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I’ve seen those type of adverts too and it totally puts me off. Working in Haskell/Scala/Clojure are 3 entirely separate paradigms. Each approach/paradigm has its fans and I imagine that each fan isn’t going to want to be stuck doing something that they’re not comfortable with. Learning these languages takes time and becoming proficient in them takes even more time. Just because I may be qualified for one doesn’t mean I’m qualified or interested in another.

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there's the nuance though that some companies specifically seek "product-centric" engineers more than tech-centered... Sometimes I've even seen that explicitly worded, so it wouldn't surprise me if sometimes these adverts were seeking the same filtering, just more subtly.


@the2bears Re: that Ericsson job -- a lot of these very large corporations are poly-lingual and are happy to take engineers that have any combination of skills that fit with their existing tech stacks. I've spoken to several Bay Area companies, for example, that have small Clojure teams alongside Scala, Java, Python, etc, etc. They look to hire good engineers, preferably polyglots, that they can move from project to project and train up in other tech that they also use.


I think that there's a strong argument for not being identified by "just" your current favorite programming language.


This is probably good advice to maximise your employability but on the other hand... "I program only in Lisp"


I know that there are also a lot of people who look for a job that uses a specific piece of tech and want to be sure that's exactly what they're applying for 🙂


Fair point, and I actually work at such a company. I do Clojure, Scala, and Java... with varying levels of happiness depending on the project and which one 🙂 The difference with where I work, though, seems to be that despite it being a large company individual teams have quite a bit of autonomy compared with the bootcamp model of FB, or Google's model. I guess I just like a job description to include the "what you'll be working on" section if possible.


I hear ya. I did a phone interview with Google, years ago, after they'd been pestering me to interview for a few years, and they couldn't tell me much about what I'd be working on, nor what technology I'd be using.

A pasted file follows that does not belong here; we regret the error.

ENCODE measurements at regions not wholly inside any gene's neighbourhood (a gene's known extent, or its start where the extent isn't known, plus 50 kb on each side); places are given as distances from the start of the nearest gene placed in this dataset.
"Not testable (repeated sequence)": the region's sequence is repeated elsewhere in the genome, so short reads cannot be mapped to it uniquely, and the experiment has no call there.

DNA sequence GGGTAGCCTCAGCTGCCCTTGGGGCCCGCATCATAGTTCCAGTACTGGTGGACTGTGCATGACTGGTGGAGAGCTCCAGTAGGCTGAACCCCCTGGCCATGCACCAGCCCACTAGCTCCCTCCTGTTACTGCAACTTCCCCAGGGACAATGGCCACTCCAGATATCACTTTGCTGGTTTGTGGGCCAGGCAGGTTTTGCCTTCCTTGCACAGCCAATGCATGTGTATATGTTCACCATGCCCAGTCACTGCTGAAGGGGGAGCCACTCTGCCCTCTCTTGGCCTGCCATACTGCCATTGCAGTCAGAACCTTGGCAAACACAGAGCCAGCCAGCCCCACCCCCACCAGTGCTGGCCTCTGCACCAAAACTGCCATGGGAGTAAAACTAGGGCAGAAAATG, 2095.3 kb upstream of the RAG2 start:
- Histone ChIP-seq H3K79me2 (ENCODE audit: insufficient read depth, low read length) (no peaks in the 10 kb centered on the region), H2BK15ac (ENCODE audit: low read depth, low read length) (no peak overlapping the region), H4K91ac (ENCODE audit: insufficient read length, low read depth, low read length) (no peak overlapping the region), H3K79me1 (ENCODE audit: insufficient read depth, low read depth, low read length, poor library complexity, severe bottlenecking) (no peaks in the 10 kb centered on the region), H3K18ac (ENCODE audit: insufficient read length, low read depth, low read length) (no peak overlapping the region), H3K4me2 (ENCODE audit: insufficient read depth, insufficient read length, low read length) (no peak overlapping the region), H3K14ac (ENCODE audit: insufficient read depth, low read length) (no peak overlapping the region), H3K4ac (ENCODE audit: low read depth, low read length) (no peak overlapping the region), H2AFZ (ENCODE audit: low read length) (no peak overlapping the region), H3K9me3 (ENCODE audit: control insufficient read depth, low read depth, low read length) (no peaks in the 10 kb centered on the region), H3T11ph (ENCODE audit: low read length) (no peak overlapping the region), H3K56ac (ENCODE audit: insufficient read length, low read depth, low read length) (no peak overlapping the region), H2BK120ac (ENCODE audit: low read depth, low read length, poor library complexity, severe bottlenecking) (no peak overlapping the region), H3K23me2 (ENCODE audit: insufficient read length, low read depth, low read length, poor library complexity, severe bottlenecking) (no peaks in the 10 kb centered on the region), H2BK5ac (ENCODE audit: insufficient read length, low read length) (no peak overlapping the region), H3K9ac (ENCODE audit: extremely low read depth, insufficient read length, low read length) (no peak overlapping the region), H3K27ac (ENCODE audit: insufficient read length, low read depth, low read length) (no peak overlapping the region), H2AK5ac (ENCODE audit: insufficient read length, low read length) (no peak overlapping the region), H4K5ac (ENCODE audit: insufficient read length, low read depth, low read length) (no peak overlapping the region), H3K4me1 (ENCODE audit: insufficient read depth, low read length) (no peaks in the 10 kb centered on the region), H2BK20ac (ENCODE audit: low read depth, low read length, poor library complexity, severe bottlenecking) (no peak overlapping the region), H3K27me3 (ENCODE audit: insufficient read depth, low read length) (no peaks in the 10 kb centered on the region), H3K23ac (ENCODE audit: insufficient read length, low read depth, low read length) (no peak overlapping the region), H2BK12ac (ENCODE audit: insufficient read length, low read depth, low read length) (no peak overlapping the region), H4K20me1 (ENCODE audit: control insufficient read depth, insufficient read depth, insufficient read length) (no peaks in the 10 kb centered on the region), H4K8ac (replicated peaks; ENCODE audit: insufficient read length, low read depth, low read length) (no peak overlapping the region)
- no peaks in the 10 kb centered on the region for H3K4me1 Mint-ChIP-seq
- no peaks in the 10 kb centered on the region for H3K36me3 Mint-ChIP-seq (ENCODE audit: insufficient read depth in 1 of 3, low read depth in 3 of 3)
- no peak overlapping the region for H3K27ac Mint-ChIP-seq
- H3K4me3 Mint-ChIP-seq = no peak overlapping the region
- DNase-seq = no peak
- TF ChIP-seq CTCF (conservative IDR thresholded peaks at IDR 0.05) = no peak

But remember that Apple is often lumped in with FAANG as an example of "Big Tech" and it can also be infuriatingly vague about what a job actually is until you're onboard 🙂


I've talked to both Amazon and Microsoft in the past and both have assured me that teams have a degree of autonomy that often lets them pick their tech stack, even if it isn't like their neighbors'... I can't speak to Facebook or Netflix (but I get the sense the latter also has polyglot teams with a high degree of autonomy, based on some of the stuff they've presented at conferences).


I think, in general, if you want a specific job, you're more likely to find it at a smaller company that has fewer projects and fewer tech stack options!


(I was just browsing software engineer jobs at Apple and found one looking for Java or Scala or Clojure, but also HTML5 and CSS3, and JavaScript, React.js or similar, familiarity with Gimp or Photoshop, understanding of Oracle or Teradata or Vertica, plus Storm or Spark or Flink or Flume... 👀 @the2bears 🙂 )


(and that was just a section of the Key Qualifications part of the job spec!)

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@seancorfield as I am indeed at Apple I guess different teams will write their JDs differently. I happened to get my position because they were specifically looking for Clojure at the time 🙂 I've seen Netflix also look specifically for it as well. The one you mention is hilarious... Gimp + Teradata + Flink? What an odd combination 😂

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Yeah, the further I scrolled down, the more my mouth opened 🙂


@the2bears I actually worked at CENX - the Ottawa company acquired by Ericsson that I believe that posting is meant for. Almost the entire stack is Clojure. There was a little bit of Java, Go, and Python going on - but most developers there are spending 100% of their time in Clojure(script). If you'd like, I can get in touch with someone I know who is still a dev there to see if that is still the case!

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@trailcapital interesting, and thanks for the clarification. Sean's explanation, that there are multiple tech stacks and the job descriptions are written as such, looks very accurate. No need to contact anyone there for further information, at least for my sake, but others may be interested.